Triton Knoll is set to start survey works on the dunes and beach at Mogg’s Eye, Anderby, Lincolnshire as plans to build a new wind farm move into the next phase.
The government granted consent for the company’s electrical system, potentially worth £224 million, in September, much to the concern of local officials who said it would have a negative effect on the environment.
Plans include a substation near Skegness and a connection facility at Bicker Fen near Boston, to feed to the national grid.
The project expects up to three days of survey works to begin on Wednesday, November 3.
The company says it will be using technology that has been designed to leave minimal impact once the work is complete.
Triton Knoll has consulted Anderby Parish Council in preparation for the survey activity.
Triton Knoll Technical Engineer Andy Barwise said: “We’re very conscious of wanting to keep the impact of our survey works to a minimum.
“That’s why we’ve not conducted any beach surveys until now, to avoid the key tourist season and school holidays when the beach is most likely to be in use. We’ve also opted to use one of lowest impact surveying techniques available.
“The most anyone is likely to see will be the tracked survey vehicle as it goes about its work in and around the beach area, but little else.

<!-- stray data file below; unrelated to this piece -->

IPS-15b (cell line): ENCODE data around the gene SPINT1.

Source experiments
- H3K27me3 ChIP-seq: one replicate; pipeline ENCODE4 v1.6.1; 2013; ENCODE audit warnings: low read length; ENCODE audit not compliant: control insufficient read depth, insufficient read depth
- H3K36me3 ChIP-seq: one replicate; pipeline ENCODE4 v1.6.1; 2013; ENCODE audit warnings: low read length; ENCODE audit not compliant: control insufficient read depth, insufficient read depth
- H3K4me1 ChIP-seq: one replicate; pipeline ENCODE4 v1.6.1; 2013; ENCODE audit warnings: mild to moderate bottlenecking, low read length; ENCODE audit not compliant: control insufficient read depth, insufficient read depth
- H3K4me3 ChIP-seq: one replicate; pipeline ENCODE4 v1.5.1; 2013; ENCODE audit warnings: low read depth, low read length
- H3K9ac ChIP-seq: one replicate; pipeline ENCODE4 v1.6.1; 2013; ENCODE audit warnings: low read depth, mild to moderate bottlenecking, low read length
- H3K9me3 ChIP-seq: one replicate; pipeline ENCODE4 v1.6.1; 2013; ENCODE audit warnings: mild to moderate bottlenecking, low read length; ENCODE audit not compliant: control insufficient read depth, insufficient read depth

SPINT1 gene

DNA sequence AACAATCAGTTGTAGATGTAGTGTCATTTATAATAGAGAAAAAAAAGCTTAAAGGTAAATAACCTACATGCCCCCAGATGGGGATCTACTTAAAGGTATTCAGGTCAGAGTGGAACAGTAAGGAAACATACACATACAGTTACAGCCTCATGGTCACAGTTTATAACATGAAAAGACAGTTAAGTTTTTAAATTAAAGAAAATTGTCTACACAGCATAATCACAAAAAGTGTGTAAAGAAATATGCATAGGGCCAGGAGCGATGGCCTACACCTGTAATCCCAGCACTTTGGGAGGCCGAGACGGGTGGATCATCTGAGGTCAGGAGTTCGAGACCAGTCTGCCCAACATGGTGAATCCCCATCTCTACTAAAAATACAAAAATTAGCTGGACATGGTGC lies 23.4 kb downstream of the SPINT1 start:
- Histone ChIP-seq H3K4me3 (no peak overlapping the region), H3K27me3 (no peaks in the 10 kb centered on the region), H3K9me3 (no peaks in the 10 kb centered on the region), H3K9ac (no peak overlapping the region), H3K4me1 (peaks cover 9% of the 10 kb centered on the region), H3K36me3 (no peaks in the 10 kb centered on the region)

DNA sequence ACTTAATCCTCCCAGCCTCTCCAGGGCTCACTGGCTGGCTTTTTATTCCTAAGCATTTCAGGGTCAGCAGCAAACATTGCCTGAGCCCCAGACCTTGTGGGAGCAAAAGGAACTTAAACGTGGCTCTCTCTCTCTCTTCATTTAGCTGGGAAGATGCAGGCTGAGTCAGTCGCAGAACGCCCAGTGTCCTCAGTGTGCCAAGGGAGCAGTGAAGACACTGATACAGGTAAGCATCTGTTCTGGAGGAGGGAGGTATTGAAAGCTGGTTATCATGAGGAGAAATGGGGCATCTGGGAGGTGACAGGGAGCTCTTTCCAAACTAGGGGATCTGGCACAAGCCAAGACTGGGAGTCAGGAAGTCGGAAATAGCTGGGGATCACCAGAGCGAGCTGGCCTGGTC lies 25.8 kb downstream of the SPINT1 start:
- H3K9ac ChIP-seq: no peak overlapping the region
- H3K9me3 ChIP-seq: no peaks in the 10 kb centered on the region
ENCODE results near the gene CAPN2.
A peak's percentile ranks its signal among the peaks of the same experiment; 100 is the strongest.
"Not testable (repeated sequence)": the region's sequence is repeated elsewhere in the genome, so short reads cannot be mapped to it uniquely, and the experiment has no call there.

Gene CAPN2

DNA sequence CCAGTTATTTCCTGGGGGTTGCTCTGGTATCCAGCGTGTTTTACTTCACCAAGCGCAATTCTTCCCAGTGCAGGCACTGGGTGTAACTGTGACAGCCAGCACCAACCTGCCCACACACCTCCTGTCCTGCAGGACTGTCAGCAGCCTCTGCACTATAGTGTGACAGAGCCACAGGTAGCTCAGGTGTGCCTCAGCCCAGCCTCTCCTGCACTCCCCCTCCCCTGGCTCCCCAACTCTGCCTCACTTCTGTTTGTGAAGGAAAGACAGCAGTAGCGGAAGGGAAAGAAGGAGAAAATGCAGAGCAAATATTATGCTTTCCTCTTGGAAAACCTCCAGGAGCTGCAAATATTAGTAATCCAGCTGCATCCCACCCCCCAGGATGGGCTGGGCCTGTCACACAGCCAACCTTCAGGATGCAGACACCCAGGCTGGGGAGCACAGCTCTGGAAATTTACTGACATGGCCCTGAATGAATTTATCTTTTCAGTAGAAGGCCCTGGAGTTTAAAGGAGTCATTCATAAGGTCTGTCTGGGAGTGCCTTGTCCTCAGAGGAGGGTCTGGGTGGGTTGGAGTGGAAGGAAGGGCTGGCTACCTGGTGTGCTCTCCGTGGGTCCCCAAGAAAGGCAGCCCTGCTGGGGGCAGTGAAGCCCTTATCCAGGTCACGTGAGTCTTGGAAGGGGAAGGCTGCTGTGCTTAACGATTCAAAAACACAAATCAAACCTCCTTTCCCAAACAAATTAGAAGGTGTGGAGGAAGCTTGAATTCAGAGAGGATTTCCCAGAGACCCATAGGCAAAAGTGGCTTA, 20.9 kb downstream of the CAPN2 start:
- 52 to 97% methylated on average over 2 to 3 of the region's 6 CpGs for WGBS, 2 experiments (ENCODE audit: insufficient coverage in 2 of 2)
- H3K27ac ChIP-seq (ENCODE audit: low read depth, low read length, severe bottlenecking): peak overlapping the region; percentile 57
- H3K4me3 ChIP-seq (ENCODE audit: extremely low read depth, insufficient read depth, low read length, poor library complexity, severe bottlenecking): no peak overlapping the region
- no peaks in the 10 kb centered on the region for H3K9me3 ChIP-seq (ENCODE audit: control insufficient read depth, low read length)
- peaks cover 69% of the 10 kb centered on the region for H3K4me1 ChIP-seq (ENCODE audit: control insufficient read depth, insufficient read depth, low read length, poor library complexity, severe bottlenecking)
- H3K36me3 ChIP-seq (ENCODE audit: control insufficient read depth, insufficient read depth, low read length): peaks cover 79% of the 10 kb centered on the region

“These are essential survey works which will help us to plan our directional drill beneath the beach and dunes, ensuring that, during the construction phase, the cable can be installed with no disturbance to the sea defences.”
The work will take place at a total of 18 sites in and around the beach area, five of which are within the inter-tidal zone of the coastline.
The surveys are called Cone Penetration Tests (CPT) and will help the project get a better understanding of the ground conditions at the point where the offshore export cable, which carries the clean energy generated by the wind turbines, comes ashore.
Testing involves pushing an instrumented probe of 36mm diameter into the ground from a vehicle called a Cone Penetration Test (CPT) Rig.
One vehicle is required on site, although a second standby rig may also support the work.
Each is about the size of a transit van and fitted with low ground bearing pressure rubber tracks, designed for minimal ground impact.
All testing kit and machinery is contained within the vehicle, including hydraulic ram for driving the 36mm diameter CPT probe into the ground through an opening in the vehicle floor.
Triton Knoll Offshore Wind Farm will be located approximately 32km off the Lincolnshire coast and 50km off the coast of North Norfolk.
It is being developed a joint venture between Innogy Renewables UK Ltd(1) (50%) and Statkraft (50%), with innogy managing the project on behalf of the partnership.
With an anticipated up to 900MW installed export capacity, the wind farm would have the potential to power up to 800,000(2) UK homes once fully operational.
A Development Consent Order (DCO) for the offshore array was granted by the Secretary of State in July 2013, while consent for the Electrical System was granted in September 2016.